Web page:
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I basically want to have a base container class which can return a generic iterator that can be used to traverse an instance of the container class, without needing to specify iterator templates. I think I cannot implement the base container over a class template, which would then require a traversal algorithm based on template classes which are not known in advance. The base container can be inherited and implemented using any (custom or standard) container type/implementation within. Here are some code samples to make it clear:

struct MyObject {
  int myInt;
}

// an abstract container
class BaseContainer {
public:
  virtual void insertMyObject(MyObject& obj) = 0;
  virtual iterator getFirst(); // the iterator type is for demonstration purposes only
  virtual iterator getLast();  // the iterator type is for demonstration purposes only
}

// Sample container class that uses a std::vector instance to manage objects
class BaseContainer_Vector : public BaseContainer {
public:
  void insertMyObject(MyObject& obj); // e.g. just pushes back to the vector
  iterator getFirst(); // needs to override the iterator?
  iterator getLast();  // needs to override the iterator?
private:
  std::vector<MyObject> objectContainer;
}

I will then have a list of container objects, and I want to iterate over both these containers and the objects stored.

std::vector<MyContainer*> containers;
for(int i=0 ; i<containers.size() ; i++){
  iterator i    = containers[i]->getFirst();
  iterator iend = containers[i]->getLast();
  for(; i != iend ; i++) {
    std::cout << (*i).myInt << std::endl;
  }
}

I further would like to have support for boost foreach macro statement. It supports extensions as long as range_begin and range_end functions are properly. But, the example in boost doc uses std::string::iterator as return type, while what I need is a generic iterator class and I could not yet figure out how to do that as well.

std::vector<MyContainer*> containers;
for(int i=0 ; i<containers.size() ; i++){
  BOOST_FOREACH(MyObject obj, *(containers[i])) {
    std::cout << obj.myInt << std::endl;
  }
}

I think I can define my own iterator class, then each class that extends BaseContainer should define their own iterator extending that basic iterator. Yet, I would prefer to use standard iterators (stl or boost) to support this structure, rather that writing my own iterators. I guess this approach will work, but I am open to comments regarding its efficiency.

Is there a feasible approach that can solve this problem elegantly? Or am I missing a simple point which can solve this problem without any pain?

A similar question can be found here, but the proposed solutions seem a bit complex for my needs, and the requirements differ as far as I can understand.

share|improve this question
1  
What is the actual use case you are dealing with? Do you really need two dynamically selected versions of the container or can that be pushed to compile time? – David Rodríguez - dribeas Feb 3 '10 at 12:35
    
I'm not sure whether it is going to work nicely with STL and boost. Those generally assume iterators are simple value types; if you are going to use polymorphic designs, value types won't be usable. – visitor Feb 3 '10 at 13:49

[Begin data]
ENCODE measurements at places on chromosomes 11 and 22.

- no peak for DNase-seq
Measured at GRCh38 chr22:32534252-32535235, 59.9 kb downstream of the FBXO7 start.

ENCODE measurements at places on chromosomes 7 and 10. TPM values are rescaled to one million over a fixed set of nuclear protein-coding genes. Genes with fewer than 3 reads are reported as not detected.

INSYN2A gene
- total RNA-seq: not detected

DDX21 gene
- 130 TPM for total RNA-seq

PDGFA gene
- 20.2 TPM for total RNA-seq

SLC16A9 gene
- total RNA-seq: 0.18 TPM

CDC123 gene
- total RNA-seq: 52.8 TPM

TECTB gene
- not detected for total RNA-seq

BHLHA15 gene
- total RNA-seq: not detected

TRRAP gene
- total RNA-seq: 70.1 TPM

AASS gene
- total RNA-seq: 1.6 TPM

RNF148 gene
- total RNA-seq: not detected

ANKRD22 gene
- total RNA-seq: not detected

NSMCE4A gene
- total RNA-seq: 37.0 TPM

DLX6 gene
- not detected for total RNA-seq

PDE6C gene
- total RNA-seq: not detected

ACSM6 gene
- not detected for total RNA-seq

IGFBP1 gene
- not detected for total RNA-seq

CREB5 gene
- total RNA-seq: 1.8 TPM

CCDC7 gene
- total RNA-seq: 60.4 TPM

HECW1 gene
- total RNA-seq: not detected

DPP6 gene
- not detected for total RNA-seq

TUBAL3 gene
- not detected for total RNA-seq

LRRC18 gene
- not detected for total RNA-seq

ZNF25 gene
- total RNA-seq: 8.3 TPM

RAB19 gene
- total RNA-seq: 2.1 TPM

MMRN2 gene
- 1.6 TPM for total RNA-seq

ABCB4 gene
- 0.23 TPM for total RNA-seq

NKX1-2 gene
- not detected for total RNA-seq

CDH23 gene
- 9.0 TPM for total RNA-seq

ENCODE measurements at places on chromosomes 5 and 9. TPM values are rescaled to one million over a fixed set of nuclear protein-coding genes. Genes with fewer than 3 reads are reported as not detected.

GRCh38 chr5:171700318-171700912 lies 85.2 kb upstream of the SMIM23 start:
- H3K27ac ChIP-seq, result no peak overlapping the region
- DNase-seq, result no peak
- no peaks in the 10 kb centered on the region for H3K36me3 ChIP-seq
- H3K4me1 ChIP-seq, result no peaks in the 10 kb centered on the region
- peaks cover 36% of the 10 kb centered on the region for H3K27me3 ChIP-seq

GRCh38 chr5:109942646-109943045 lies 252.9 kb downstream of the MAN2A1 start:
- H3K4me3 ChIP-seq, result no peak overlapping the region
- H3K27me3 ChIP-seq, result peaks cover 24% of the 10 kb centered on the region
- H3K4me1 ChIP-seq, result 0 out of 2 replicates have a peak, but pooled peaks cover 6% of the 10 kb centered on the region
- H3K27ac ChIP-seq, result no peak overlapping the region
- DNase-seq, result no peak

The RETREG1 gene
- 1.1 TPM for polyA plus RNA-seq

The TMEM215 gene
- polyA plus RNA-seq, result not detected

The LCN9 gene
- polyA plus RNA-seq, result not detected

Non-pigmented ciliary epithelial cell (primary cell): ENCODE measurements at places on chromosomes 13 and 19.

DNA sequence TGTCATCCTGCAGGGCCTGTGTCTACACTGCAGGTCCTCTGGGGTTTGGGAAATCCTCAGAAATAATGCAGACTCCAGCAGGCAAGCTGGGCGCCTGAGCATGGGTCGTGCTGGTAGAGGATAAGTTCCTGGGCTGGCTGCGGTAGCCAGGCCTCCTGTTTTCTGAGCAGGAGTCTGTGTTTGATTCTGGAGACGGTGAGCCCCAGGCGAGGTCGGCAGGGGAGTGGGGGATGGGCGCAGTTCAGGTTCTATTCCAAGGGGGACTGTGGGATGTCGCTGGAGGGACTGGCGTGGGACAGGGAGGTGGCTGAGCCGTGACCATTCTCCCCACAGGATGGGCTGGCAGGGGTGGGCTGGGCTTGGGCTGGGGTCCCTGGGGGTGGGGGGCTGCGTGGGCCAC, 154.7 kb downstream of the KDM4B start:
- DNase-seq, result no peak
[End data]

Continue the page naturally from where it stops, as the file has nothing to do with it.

The library I am developing will need to let users define their own containers and register them into the system. The system iterates over all the registered containers and processes them, which I have shown a code sample that uses boost. The system is also responsible to insert MyObject types into this containers automatically. I want the user to be able to extend this container class so that they can apply whatever ordering they want on whatever structure they use to manage those inserted objects. – AdilYalcin Feb 3 '10 at 15:26
up vote 1 down vote accepted

It's gonna be complicated.

As already stated, first you need your iterators to have value semantic because since they are usually copied around otherwise it would result in object slicing.

class BaseContainer
{
protected:
  class BaseIteratorImpl; // Abstract class, for the interface

public:
  class iterator
  {
  public:
    iterator(const BaseIteratorImpl& impl);
  private:
    BaseIteratorImpl* m_impl;
  };

  iterator begin();
  iterator end();
}; // BaseContainer

Then, BaseIterator forwards all methods to m_impl.

This way you achieve value semantic syntax with a polymorphic core.

Obviously, you'll have to handle deep-copy semantics and proper destruction.

Some notes:

  • publish both an iterator and a const_iterator class
  • name your methods empty, size, begin, end etc... for compatibility with STL algorithms

You can check SGI Iterators for help about the Concepts and operations your operators should support for maximum compatibility.

share|improve this answer
    
Thank you for the response, I will now try to implement a custom iterator based on your approach. The user will eventually need to define a custom increment, begin, end operations for the container(s) that are internally used. I will report back on the results hopefully soon :) – AdilYalcin Feb 3 '10 at 15:55
    
I inherited the public iterator class you proposed from std::iterator<std::forward_iterator_tag,MyObject>, and so could make it work with BOOST_FOREACH as well :) Thanks for pointing in the right direction, it works as I wanted it to be, with minimal code overhead :) – AdilYalcin Feb 4 '10 at 13:53
    
It's always a pleasure to be of help to people with interesting problems... or at least problems I'm interested in :) – Matthieu M. Feb 4 '10 at 16:20

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